Monday, October 29, 2012
This tiny bag, measuring 18 x 20 cms, also came to me from Lebanon. Its attribution to the Luri seems probable, given the coarse knotting and the flatweave panel at the bottom (actually the top, because it would have been made upside-down, judging by the direction of the symmetrical knots). It has a gabbeh-like charm, and may have been woven by a young girl, given its lack of technical skill. Note the 'wedges' inserted about halfway up the bag, presumably added (by a mother?) to steady the shape.
This flatweave bag was sold to me by a dealer in Lebanon who described it as a 'tutundan' or tobacco/opium pouch. It looks a bit like a truncated salt bag, or 'namakdan'. So it's not a chanteh, strictly speaking, but it's close enough to be included here. It measures 19 by 34 cms, and it strikes me as being rather big for a tobacco pouch - but that's only my hunch. There would originally have been a cord attached to the top of the 'flap', which would have been turned over the back, keeping the contents safe. It has a cotton warp and a typically coloured Afshar back, so the attribution to the Afshar seems probable. I really like the embroidered blue flowers on the left side, which gives the bag a curious but appealing asymmetry.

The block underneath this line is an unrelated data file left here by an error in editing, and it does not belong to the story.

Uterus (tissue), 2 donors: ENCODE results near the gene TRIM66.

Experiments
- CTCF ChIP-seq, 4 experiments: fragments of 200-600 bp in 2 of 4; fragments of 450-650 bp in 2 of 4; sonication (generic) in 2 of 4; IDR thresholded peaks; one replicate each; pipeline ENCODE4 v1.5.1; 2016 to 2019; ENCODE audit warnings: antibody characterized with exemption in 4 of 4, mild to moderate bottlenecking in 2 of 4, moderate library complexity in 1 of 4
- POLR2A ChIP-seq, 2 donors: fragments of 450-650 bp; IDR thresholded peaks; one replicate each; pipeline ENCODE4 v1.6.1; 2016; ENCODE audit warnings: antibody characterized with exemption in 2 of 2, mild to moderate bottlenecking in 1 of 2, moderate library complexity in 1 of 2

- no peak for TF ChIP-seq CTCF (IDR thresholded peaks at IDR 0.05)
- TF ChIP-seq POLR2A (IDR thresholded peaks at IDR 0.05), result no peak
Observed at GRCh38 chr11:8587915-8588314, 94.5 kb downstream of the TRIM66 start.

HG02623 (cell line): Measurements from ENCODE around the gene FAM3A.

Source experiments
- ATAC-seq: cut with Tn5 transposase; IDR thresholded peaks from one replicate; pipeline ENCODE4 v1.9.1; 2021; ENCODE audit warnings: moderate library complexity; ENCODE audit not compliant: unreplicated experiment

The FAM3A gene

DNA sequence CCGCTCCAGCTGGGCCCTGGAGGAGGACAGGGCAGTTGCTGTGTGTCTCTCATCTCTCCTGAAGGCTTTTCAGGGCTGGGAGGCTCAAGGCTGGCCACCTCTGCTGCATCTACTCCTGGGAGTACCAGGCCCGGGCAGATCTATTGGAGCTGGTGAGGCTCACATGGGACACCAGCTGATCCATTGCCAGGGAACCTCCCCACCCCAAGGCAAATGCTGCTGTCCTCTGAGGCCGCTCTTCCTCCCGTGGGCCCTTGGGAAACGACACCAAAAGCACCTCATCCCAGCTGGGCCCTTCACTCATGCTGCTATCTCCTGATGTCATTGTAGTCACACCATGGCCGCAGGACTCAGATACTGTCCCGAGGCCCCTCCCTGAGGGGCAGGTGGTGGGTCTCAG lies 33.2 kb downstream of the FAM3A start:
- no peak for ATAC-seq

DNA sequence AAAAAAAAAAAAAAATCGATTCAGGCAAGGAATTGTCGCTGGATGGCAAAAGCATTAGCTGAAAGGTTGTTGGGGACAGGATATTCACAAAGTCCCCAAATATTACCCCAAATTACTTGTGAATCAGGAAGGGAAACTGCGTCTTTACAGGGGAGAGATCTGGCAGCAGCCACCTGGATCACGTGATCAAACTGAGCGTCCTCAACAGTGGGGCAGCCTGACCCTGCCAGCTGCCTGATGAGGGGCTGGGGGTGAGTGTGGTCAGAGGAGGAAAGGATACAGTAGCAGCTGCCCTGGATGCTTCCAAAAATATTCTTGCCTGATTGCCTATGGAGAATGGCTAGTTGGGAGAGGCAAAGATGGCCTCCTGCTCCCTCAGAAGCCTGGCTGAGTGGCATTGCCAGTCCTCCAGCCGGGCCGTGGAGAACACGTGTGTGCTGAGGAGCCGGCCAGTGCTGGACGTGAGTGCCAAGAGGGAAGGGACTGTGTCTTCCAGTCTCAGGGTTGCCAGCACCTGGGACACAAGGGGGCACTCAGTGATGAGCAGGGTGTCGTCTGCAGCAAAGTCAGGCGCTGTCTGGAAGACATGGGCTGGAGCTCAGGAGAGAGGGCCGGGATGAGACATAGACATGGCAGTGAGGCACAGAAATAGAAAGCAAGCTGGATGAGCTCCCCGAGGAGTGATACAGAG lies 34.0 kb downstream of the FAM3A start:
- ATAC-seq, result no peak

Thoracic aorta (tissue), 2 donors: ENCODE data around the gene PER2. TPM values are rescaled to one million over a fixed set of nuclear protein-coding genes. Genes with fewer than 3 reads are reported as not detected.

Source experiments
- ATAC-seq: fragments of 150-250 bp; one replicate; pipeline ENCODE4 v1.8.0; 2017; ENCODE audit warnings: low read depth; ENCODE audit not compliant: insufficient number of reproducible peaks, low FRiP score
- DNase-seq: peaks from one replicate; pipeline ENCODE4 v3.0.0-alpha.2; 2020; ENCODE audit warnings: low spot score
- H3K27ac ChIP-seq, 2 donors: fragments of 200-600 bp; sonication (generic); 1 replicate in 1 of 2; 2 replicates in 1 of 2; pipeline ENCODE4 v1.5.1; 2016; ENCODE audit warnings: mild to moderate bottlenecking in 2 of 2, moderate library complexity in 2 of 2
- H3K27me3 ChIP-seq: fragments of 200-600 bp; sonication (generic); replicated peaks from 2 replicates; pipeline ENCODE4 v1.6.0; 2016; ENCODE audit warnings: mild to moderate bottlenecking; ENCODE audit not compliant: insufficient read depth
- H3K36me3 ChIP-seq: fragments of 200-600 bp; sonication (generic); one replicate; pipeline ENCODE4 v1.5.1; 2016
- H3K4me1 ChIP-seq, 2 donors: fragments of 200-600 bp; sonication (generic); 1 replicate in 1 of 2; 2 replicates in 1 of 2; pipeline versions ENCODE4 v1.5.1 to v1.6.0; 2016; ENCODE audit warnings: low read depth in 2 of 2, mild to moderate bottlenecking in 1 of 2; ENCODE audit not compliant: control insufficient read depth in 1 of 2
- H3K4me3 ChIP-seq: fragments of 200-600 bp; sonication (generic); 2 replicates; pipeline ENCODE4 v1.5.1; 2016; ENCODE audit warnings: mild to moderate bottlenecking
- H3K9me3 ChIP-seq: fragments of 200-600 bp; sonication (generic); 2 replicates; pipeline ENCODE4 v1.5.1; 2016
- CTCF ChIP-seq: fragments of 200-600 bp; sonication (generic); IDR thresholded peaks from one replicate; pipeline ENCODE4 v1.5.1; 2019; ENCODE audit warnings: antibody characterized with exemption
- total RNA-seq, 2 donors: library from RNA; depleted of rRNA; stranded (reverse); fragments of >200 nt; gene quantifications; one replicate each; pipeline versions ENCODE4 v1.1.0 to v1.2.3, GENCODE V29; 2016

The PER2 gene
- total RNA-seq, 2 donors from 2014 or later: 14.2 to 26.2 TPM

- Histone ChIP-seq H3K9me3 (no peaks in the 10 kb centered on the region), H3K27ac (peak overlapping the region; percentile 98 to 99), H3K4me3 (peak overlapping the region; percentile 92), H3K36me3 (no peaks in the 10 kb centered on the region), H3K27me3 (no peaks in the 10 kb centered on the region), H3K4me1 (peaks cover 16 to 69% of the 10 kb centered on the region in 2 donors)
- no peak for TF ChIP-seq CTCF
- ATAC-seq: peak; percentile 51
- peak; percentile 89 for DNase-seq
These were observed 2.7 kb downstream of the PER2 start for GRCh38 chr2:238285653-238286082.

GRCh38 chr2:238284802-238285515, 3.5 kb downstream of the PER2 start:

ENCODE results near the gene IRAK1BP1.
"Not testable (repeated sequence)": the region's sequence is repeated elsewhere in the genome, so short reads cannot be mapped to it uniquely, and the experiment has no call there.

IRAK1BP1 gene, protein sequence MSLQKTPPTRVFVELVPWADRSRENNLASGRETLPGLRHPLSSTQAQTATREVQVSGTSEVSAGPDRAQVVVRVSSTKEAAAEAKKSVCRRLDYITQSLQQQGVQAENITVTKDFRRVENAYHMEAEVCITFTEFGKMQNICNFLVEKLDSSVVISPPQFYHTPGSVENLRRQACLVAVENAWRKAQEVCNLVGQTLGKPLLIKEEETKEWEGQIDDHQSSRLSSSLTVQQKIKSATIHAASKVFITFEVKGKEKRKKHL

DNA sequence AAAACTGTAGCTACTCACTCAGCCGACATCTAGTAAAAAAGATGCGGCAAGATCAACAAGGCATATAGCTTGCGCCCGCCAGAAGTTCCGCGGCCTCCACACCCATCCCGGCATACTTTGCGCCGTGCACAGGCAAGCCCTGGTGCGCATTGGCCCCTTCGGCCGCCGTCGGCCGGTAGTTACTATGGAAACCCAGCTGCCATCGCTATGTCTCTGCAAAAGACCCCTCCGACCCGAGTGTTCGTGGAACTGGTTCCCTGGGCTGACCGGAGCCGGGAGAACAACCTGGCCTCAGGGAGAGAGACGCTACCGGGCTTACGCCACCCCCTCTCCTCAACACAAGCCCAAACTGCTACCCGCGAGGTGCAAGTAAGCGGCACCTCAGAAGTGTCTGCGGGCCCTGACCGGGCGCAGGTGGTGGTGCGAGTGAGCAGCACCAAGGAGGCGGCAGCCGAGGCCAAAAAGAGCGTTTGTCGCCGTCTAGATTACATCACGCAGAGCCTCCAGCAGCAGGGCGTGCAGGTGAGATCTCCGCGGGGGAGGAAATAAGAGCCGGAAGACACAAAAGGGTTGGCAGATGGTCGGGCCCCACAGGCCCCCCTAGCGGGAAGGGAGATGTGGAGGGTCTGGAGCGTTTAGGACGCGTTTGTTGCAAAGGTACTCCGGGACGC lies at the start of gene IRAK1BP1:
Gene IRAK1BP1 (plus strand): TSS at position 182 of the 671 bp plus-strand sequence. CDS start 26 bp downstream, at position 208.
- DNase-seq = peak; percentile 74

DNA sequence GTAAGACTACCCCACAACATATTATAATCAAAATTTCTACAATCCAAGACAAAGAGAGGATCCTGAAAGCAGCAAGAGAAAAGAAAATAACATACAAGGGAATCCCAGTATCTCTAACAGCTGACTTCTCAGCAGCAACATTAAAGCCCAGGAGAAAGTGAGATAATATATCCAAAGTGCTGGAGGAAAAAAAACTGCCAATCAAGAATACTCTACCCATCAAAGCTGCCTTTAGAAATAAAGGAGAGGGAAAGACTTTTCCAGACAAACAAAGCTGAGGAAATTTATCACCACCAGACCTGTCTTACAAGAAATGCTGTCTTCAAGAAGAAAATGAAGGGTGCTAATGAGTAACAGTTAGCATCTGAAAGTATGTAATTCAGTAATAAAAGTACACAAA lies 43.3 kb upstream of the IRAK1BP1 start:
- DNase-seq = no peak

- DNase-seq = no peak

Another purchase from Turkey - this time a bag that is far from being the most beautiful I've ever seen, but one that is full of interest. Double-fronted chantehs in pile are not very common, and this example, using a standard 'bird's-head medallion' motif that mirrors itself, shows the evidence of at least two changes of plan on the part of the weaver. The way the second image reads indicates the fall of the symmetrical knots, so the weaver started with the pile 'Qashqai frieze', which she didn't use at the other end. There is also a shift in the design of the borders. One of the things I like about this bag is the coarse repair - very probably a practical tribal effort, as no dealer or restorer would try to get away with anything so unskilled. It measures 49 by 29 cms, and is probably Luri.